Meet Pelletier de Fontenay, the 2015 Phyllis Lambert Grant winner
By Bustler Editors|
Tuesday, Dec 15, 2015
Emerging Montreal-based practice Pelletier de Fontenay recently won the 2015 Phyllis Lambert Grant. Established in 2007 by the City of Montreal and named after Montreal native Phyllis Lambert, the grant puts the city's design scene in the spotlight. The $10,000 grant recognizes a locally based designer or firm — who has no more than 10 years of practice — for producing outstanding designs and research that could also benefit the city.
Hubert Pelletier and Yves de Fontenay were presented with the prize during a ceremony at City Hall, with Phyllis Lambert, jurors, and guests of the design community in attendance. Their winning project, "Architectures de la nature captive", is reflective of their ongoing investigation of the complex relationship between the built and natural environments. They'll be using the grant to fund a trip to Germany to study the architecture of nature museums.
Read on for more and for a glimpse of Pelletier de Fontenay's work.
"The winners of this 8th edition come from an architectural background, and their creative process focuses on integrating and heightening the relationship with the natural world,' stated Phyllis Lambert. 'Contemporary issues about the relationship between humanity and nature are complex and rich with meaning, and I hope for MM. Pelletier and de Fontenay that their work will be nourished by fruitful exchanges and debates with their European peers. I have no doubt that it will benefit our local institutions as well.'
"The jury was impressed with the focus of Pelletier de Fontenay's proposal, which fits directly and logically with the Insectarium Metamorphosis competition. 'We feel that the spinoff from their project has concrete applications for Montréal museums, and that their research will contribute significantly to the city and the advancement of their profession,' said jury spokesman Francis Brisebois, industrial designer and Corporate Advisor – Wayfinding, Société de transport de Montréal."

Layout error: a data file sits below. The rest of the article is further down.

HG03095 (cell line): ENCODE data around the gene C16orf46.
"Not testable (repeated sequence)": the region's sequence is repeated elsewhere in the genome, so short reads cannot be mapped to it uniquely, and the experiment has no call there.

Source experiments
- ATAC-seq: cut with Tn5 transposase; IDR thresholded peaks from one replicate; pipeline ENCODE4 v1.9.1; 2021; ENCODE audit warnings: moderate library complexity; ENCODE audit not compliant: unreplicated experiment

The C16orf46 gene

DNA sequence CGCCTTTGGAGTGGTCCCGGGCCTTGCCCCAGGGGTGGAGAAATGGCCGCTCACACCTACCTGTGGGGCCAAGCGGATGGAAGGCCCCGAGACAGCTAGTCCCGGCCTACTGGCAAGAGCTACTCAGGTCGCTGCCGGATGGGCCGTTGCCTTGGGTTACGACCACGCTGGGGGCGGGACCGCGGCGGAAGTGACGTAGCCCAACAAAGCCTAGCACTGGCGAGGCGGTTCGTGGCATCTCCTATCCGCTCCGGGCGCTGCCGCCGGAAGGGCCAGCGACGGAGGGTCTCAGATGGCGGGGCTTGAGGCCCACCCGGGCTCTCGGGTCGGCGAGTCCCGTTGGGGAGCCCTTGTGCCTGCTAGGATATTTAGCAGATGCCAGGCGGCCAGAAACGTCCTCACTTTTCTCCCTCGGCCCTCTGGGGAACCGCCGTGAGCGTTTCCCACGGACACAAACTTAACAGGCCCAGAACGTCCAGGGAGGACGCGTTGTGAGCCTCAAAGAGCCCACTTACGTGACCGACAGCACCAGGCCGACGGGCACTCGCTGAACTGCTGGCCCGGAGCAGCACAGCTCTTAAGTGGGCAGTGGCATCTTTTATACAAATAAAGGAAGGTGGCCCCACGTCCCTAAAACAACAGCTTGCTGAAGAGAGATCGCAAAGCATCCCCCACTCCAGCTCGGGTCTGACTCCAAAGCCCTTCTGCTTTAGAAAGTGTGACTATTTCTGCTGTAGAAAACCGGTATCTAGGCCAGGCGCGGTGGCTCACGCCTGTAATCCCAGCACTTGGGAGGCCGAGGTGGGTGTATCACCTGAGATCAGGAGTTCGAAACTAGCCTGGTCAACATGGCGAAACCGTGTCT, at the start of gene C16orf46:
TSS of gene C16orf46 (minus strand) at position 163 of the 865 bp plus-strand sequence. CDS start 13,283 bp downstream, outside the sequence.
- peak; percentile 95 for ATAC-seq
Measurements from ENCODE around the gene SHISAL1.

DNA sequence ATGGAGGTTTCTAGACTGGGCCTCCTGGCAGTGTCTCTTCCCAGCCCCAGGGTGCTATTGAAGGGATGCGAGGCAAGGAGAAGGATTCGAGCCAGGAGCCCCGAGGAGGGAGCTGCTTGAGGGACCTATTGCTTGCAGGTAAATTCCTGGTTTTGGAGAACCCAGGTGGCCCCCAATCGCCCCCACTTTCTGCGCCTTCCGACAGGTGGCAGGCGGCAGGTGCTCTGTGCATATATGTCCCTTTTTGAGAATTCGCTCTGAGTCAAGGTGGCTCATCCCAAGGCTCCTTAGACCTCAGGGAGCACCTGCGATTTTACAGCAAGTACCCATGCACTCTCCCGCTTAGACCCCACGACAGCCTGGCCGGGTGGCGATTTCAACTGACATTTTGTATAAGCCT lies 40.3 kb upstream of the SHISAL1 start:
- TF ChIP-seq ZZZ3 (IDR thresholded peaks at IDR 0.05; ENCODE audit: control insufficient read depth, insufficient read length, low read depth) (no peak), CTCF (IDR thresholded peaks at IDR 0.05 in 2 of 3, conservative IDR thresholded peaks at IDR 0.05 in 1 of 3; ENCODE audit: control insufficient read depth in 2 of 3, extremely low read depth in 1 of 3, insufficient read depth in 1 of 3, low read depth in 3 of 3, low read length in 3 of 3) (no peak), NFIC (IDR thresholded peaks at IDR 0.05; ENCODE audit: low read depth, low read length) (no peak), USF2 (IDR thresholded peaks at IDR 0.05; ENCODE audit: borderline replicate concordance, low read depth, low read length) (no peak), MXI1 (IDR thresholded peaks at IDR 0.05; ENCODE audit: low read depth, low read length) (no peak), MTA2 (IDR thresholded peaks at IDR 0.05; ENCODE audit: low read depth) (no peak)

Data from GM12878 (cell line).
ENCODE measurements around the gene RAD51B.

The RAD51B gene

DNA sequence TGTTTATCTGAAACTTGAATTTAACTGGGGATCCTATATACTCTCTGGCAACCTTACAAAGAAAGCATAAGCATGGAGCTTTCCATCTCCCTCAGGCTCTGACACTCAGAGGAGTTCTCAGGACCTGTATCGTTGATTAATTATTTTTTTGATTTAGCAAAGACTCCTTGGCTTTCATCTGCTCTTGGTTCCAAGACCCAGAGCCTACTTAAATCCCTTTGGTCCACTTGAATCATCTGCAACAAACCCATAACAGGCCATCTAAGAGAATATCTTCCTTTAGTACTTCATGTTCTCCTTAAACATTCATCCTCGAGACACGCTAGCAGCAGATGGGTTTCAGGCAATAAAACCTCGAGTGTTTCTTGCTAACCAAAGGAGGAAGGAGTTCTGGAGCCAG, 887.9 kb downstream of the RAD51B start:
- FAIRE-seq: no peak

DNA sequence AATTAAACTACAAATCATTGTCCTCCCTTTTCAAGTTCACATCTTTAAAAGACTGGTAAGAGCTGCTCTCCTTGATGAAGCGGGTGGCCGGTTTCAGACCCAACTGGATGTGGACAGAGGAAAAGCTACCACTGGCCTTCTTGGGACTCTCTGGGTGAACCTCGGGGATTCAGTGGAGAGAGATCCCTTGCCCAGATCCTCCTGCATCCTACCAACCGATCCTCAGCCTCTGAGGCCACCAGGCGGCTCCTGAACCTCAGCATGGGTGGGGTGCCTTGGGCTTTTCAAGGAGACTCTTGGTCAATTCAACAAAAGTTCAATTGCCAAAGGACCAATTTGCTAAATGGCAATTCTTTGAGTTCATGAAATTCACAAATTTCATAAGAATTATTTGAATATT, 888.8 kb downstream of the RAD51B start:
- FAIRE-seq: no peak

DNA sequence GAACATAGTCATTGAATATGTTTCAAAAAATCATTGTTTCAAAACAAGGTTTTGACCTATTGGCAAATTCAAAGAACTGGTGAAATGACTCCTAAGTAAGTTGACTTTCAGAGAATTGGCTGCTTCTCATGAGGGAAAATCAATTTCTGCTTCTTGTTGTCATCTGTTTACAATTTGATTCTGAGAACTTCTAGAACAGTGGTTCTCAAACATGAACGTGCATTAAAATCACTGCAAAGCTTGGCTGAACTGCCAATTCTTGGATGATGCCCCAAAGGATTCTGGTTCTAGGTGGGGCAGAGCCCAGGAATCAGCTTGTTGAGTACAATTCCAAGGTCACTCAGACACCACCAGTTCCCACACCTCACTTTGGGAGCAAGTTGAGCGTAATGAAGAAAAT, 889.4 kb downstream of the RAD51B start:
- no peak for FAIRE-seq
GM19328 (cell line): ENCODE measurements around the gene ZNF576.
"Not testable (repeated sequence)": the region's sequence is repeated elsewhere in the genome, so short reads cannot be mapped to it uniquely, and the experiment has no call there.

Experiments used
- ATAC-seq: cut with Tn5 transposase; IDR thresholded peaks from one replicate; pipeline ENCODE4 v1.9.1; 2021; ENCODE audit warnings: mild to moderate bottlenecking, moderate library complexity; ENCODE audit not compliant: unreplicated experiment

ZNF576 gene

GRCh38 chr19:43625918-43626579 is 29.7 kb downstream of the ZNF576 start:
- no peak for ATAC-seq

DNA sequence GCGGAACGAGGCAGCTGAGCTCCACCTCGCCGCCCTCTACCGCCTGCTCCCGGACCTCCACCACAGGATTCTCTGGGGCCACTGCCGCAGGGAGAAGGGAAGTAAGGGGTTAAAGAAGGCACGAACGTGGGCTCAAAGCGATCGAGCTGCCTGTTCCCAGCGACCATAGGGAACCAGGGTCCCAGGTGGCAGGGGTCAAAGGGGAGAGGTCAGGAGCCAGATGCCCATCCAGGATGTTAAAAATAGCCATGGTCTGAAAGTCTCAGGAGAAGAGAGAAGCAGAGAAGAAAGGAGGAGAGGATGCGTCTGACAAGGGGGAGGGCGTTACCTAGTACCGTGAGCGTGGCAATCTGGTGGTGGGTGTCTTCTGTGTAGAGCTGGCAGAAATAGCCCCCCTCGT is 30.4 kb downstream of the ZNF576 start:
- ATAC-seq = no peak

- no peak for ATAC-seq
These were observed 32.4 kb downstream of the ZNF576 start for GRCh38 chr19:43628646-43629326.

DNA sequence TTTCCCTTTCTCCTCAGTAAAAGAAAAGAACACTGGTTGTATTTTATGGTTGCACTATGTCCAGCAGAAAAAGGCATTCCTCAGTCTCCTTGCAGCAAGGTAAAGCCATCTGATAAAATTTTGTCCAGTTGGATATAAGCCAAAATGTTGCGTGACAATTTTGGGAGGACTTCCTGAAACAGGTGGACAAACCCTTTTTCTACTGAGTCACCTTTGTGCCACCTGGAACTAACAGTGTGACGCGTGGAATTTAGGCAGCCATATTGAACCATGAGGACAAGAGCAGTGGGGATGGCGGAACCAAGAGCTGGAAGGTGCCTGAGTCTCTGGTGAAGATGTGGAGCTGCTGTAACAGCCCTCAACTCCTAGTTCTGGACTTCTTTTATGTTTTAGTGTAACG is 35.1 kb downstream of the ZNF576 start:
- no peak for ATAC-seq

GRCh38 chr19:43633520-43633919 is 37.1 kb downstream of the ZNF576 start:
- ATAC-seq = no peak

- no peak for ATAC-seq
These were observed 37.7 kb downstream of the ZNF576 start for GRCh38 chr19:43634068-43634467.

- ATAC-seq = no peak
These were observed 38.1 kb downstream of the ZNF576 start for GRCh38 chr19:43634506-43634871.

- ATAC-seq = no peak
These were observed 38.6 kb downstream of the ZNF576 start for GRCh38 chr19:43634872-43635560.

Next April, Pelletier and de Fontenay will travel to four cities in the UNESCO Creative Cities Network: Berlin, Hanover, Mannheim and Heidelberg. These cities will offer them "a unique historical perspective, since they are home to a number of nature museums with a history dating back several centuries. They will visit a dozen institutions there and conduct a series of interviews with German professionals."
'Our Architectures de la nature captive project has been radically transformed as our way of thinking about the relationship between humans and nature has evolved,' Pelletier and de Fontenay said in a statement. 'The Phyllis Lambert Grant gives us a fabulous opportunity to gain a better understanding of these institutions, the history of the ideas that inform them, and the architecture that embodies them.'
"The study trip, directly linked with their recent work will fuel the two architects’ imaginations, while giving them a better understanding of the close connections between architecture and the living world. Their research will help them design the Insectarium Metamorphosis and is sure to inspire some new and innovative applications.
Once back home, the architects will share their findings and observations in the form of a digital publication, a sort of collection of virtual objects, containing selected images and commentary, and the video interviews conducted during their trip."
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